So without the benefit of transferences and counter-transferences, Dr. Frank proposes to undertake to psychoanalyze Barack Hussein Obama in terms of the two major constructs established by Klein: (1) the paranoid-schizoid position and (2) the depressive position. But don't jump to any conclusions regarding these two positions based on the highly suggestive names of the two positions. It turns out that each of these two positions can contributed positively and enormously to our mental and emotional health. "Compassion and acceptance of the "Other' are essential to the depressed position," Dr. Frank tells us (page 16). Obama excels in acceptance of the "Other." "A person firmly rooted in the depressive position takes responsibility and feels genuine concern for other based on self-knowledge of his own aggression and is generally mentally healthy and mature" (page 15). However, "Obama often seems unparanoid and unprepared for the hatred of his opponents . . . despite the evidence before his very eyes. Nor does he grasp the degree to which his opponents -- like most people -- are dominated by the paranoid-schizoid position of black-and-white thinking" (page 15).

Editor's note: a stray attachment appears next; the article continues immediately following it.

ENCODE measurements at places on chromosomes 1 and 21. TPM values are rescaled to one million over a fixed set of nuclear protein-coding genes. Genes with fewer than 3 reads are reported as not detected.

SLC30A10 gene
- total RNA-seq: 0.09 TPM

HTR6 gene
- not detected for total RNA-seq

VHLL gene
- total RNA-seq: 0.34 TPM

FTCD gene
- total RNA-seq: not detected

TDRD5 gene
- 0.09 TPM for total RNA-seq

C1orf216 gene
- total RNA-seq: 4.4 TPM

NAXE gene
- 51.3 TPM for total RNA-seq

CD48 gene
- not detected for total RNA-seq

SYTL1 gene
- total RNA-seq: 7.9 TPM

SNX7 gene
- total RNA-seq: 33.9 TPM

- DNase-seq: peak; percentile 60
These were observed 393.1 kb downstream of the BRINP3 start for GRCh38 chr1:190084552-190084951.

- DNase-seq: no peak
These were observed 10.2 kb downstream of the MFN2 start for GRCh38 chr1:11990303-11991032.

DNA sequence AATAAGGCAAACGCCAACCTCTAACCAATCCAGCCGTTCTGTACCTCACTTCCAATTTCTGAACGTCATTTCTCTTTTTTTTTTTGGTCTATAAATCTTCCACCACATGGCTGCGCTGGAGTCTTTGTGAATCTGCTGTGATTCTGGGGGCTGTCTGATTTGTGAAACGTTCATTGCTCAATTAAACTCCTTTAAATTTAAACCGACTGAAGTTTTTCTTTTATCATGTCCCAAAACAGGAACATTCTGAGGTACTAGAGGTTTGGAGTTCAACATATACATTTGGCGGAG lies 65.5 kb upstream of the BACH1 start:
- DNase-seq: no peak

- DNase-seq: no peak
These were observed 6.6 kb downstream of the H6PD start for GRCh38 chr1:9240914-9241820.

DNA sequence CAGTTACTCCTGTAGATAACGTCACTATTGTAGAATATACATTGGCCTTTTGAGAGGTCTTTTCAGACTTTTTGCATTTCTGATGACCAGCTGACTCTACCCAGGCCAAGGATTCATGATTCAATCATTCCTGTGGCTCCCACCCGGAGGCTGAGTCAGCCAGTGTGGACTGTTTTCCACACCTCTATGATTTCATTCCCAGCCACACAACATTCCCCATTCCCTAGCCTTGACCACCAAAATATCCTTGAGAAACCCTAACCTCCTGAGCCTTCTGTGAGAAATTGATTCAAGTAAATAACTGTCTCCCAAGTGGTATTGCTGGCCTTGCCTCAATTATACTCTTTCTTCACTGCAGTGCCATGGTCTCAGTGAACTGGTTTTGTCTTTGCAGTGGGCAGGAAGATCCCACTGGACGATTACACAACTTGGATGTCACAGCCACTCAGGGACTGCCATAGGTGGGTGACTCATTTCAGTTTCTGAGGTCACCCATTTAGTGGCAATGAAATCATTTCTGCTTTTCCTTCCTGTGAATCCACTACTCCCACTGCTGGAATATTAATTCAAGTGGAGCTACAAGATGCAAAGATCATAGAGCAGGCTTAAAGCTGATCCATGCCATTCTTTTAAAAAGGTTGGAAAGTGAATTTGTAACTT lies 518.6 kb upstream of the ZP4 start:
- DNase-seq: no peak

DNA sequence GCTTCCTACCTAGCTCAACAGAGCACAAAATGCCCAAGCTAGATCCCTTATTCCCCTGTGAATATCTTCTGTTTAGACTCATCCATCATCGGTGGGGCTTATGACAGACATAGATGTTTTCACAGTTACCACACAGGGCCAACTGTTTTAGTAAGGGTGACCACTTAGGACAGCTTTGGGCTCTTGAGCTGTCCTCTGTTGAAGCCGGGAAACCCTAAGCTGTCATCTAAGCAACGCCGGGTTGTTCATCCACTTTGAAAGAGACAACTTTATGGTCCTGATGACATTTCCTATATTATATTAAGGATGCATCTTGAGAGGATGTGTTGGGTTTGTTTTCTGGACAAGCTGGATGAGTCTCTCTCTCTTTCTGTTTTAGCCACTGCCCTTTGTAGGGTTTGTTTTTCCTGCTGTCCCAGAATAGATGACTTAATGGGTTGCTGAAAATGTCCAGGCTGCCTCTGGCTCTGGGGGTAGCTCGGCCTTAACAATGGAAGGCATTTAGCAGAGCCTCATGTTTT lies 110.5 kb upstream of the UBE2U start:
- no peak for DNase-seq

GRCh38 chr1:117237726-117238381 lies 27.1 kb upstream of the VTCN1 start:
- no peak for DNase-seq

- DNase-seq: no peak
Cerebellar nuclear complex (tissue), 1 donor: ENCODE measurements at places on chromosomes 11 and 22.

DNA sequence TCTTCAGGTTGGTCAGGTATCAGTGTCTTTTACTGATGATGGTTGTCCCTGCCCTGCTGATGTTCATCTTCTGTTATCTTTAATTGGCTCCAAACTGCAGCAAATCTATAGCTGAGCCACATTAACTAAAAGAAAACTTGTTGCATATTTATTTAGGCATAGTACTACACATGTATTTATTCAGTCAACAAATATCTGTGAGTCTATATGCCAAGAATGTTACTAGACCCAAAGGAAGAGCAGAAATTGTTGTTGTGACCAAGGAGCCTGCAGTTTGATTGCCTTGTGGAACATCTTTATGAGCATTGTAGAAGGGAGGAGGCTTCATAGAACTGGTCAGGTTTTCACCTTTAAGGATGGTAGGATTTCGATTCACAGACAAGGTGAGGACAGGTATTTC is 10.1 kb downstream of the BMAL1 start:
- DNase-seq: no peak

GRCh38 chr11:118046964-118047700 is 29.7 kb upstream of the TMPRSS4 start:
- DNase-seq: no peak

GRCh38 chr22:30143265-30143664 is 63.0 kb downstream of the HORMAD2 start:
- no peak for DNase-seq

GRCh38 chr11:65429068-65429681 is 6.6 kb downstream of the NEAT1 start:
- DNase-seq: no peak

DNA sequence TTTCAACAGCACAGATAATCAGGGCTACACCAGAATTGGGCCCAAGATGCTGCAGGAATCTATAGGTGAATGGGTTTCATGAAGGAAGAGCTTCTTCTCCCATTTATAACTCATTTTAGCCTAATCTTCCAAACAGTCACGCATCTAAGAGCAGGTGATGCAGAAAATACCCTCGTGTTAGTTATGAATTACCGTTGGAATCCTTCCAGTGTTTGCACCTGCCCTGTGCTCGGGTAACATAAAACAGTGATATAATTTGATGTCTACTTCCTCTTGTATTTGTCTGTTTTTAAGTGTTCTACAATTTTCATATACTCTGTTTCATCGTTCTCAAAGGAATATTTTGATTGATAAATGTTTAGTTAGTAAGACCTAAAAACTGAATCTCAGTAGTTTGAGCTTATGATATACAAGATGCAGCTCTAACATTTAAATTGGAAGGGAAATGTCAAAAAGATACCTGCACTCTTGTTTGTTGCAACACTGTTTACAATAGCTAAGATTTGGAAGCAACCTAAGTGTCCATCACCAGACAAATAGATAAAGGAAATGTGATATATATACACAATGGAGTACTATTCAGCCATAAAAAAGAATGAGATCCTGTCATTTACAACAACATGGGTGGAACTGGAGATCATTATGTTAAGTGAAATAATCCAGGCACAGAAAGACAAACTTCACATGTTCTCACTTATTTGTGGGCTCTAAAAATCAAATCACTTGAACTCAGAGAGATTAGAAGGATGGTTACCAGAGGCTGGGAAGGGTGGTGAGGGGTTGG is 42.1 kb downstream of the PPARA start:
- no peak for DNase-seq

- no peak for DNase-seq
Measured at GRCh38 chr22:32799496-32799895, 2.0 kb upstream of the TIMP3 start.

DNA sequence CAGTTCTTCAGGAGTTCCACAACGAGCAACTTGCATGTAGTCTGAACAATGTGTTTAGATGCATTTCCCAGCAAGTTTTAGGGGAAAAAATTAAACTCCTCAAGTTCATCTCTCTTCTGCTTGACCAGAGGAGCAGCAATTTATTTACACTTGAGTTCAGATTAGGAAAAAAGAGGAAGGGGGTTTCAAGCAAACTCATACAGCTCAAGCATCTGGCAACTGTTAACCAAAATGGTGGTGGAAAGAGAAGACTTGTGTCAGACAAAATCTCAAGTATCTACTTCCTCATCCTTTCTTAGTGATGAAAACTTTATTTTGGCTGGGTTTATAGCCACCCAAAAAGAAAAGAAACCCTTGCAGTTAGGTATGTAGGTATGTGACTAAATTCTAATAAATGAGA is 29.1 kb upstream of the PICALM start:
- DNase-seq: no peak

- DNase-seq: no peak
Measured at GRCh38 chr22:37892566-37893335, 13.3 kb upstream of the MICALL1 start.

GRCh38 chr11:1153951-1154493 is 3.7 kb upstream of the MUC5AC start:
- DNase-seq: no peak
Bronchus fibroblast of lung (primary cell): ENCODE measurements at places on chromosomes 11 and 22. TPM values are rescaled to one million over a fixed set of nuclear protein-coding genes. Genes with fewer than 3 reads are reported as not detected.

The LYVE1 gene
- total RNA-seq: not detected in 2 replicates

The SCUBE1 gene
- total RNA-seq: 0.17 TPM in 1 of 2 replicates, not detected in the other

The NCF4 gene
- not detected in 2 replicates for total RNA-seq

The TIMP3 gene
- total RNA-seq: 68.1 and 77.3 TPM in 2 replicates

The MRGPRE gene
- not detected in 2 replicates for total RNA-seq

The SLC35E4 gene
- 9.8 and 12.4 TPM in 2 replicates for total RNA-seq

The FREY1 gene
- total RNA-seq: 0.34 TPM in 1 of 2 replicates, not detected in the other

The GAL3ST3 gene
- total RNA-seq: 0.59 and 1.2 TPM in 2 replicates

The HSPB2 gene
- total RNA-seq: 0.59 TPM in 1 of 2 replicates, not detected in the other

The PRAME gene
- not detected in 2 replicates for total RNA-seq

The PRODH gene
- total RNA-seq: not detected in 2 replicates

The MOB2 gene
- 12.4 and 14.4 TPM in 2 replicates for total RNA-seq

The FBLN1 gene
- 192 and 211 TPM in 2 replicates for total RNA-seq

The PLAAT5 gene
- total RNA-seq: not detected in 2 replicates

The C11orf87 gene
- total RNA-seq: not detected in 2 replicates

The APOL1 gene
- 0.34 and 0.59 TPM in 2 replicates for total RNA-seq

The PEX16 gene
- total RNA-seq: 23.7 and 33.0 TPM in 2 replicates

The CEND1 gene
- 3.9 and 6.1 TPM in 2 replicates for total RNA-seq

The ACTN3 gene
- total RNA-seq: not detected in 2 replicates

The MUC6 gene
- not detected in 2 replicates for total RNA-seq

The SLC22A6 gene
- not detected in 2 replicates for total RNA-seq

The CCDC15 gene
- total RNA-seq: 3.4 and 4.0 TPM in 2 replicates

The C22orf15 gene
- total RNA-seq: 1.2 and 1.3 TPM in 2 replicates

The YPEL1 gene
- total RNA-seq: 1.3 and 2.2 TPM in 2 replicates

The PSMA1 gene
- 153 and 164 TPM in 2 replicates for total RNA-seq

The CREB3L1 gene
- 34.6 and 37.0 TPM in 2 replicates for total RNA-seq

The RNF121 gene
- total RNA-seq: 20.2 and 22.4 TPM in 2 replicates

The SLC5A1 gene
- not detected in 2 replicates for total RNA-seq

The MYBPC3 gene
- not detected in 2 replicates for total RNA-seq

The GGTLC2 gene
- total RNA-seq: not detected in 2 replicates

Briefly stated, Dr. Frank sees Candidate Obama drawing on the orientation of the paranoid-schizoid position very effectively in his presidential campaign. But Dr. Frank sees President Obama more or less switching from the paranoid-schizoid position and switching to the depressive position. "People who have put their internal splits into perspective can be more decisive because they are not afraid of destroying other parts of themselves" (page 27).
In any event, Dr. Frank says, "As the baby internalizes the mother's love, splitting lessens in degree and intensity, and the baby develops confidence in his love for her, and in the environment in general" (pages 13-14). Obama conspicuously abounds with self-confidence. So we can conclude that baby Obama internalized his young mother's generous love.